3. Shri R. Ghosh, representing the revision petitioner, submitted that his client having not been afforded an opportunity to argue the petition made by Dharma Gour for cancellation of the preliminary order and dropping the proceedings, the impugned order must be set aside and the case remanded to the Magistrate for proceeding therewith according to the provisions of law. Another point raised by Shri Ghosh was that while dropping the proceedings under Sub-section (51 the Magistrate has no Jurisdiction to give a finding which one out of the parties in contest was in possession of the land on the date of the preliminary order or to declare that that party shall continue in possession until evicted therefrom in due course of law.
Shri A. K. S. Choudhurv, appearing for the second party, verv fairly conceded that the Magistrate could not have declared the possession of second party over the land in dispute, nor issued a direction that the possession of that party shall not be disturbed until evicted in 'due course of law. while dropping the proceedings under Sub-section (51. However, he ioined issue with Shri Ghosh on the point that the revision petitioner had not been afforded an opportunity to address the Court in regard to the prayer made by Dharma Gour in his petition dated 30th of November. 1968. He read a passage from the impugned order in support 'of his contention that ample opportunity had been given to the parties to address arguments respecting that praver of Dharma Gour.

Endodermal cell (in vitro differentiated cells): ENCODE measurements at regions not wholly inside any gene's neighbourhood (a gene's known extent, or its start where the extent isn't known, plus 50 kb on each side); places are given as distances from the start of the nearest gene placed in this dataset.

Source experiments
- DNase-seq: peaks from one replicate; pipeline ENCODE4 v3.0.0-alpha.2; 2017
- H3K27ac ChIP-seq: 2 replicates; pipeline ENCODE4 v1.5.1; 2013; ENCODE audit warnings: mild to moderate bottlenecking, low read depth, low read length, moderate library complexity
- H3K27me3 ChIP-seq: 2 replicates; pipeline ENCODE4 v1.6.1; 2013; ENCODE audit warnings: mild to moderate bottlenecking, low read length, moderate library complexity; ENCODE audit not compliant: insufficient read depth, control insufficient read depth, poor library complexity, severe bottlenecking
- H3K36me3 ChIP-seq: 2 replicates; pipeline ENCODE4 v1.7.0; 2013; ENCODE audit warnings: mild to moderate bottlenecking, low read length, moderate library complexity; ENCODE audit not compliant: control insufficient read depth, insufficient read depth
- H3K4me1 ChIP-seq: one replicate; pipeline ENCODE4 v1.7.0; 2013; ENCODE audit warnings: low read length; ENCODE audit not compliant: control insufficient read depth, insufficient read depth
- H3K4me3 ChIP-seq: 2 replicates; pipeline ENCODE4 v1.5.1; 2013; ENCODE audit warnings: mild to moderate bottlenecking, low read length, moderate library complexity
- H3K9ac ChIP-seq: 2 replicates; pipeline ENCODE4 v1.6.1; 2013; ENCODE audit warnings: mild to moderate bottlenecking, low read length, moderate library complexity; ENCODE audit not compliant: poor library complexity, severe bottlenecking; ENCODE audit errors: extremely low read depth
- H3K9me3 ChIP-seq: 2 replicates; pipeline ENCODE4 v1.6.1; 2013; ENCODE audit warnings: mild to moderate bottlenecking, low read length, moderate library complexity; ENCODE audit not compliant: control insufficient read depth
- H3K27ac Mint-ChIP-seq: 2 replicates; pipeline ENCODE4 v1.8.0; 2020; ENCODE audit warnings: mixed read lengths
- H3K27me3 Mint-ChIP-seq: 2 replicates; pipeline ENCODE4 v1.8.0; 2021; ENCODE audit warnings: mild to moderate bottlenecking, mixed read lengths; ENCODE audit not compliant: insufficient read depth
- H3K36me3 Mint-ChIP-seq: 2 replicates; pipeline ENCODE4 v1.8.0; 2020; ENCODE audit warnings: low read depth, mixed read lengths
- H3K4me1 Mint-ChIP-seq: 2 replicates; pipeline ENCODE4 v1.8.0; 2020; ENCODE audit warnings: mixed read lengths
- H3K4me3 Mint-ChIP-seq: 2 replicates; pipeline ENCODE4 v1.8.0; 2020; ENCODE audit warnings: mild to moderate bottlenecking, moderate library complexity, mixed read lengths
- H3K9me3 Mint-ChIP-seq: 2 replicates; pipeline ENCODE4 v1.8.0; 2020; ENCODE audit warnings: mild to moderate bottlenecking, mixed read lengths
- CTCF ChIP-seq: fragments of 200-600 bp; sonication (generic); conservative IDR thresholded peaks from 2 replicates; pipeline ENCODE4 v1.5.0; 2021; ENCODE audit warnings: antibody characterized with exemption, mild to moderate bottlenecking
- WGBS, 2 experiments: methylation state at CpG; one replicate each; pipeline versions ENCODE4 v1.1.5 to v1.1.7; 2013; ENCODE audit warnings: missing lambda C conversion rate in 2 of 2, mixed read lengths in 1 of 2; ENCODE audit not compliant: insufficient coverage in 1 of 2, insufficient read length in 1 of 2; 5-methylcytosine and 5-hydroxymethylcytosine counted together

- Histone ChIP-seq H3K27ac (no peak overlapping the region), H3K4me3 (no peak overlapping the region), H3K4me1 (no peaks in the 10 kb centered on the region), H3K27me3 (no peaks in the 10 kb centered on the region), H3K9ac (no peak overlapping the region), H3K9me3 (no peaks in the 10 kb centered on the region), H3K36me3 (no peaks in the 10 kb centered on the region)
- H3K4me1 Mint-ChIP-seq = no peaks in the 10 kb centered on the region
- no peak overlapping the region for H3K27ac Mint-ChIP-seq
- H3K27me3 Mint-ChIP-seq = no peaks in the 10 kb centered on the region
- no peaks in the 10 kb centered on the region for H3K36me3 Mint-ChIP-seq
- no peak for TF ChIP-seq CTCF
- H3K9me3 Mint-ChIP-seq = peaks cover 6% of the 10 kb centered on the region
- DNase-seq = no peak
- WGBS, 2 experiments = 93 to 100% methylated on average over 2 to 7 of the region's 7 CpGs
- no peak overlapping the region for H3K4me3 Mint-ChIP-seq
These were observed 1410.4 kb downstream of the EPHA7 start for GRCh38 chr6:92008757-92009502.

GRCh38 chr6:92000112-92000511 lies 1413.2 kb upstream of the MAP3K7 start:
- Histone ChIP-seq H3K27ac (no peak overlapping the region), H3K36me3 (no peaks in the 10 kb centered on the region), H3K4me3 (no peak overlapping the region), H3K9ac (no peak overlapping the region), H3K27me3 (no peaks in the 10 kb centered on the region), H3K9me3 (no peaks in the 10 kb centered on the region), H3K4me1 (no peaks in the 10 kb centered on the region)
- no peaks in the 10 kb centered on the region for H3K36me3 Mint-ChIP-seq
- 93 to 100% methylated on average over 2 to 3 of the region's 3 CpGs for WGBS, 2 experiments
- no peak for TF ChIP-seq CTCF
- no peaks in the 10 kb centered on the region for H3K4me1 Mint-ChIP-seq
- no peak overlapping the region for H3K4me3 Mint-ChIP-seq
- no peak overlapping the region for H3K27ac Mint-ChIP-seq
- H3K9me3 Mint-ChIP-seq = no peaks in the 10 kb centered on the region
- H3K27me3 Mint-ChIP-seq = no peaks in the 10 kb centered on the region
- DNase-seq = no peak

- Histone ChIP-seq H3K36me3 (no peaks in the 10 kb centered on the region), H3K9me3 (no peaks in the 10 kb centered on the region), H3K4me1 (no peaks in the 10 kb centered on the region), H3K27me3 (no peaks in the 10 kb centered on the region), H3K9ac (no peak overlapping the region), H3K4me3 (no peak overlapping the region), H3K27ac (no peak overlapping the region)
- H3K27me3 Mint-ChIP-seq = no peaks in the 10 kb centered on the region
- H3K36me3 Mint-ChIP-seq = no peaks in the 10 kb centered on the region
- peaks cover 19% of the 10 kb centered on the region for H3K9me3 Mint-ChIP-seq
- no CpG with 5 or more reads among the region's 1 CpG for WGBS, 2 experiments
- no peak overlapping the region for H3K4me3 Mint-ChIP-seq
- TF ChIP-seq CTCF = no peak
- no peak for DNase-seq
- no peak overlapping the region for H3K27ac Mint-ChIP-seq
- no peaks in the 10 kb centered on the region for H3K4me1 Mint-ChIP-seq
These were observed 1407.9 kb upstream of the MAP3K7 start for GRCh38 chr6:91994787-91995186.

4. Sub-section (5) of Section 145 Cr.PC provides that nothing in the section shall preclude any party requir-ed to attend, or any other person inter- ested, from shqwina that no dispute of the nature mentioned in Sub-section (IV exists or has existed, and that in such, a case the Magistrate shall cancel his preliminary order and all further proceedings thereon shall be staved. On plain reading of the section it is manifest that once the preliminary order is cancelled all further proceedings in the case have to be staved, or. in other words, the Magistrate ceases to have iurisdiction to deal with the question as to who was in possession of the land on the date of the preliminary order. Further, Thokchom v. Thangba. A.I.R. 1970 Manipur 12, is an authority for the propositions that the preliminary order can be cancelled only if the Magistrate feels satisfied that no dispute concerning the land involved exists ori the date when such a representation is made to him. or had existed before, that mere repre-, sentation of a party that there was not' dispute is not enough to iustifv the Magistrate cancelling the order, and that it is the finding of the Magistrate that the dispute does not exist at present or had not existed before which alone can provide him the legal sanction for can-1 cellation of the preliminary order. How--;, ever, surprisingly enough, in- the present case the Magistrate did not record' a finding that no dispute respecting the land had ever existed or was in existence between the parties. The relevant finding reached by the Magistrate was:
From perusal & discussion of the documents furnished by the 2nd party it can be reasonably decided that the 2nd party continues to be in actual possession of the land & it has not been disturbed. 1st party has not been in actual possession of the land. Naturallv there can be no apprehension of breach of peace unless' the 1st party disturbs the possession of the 2nd party without resorting to due course of law.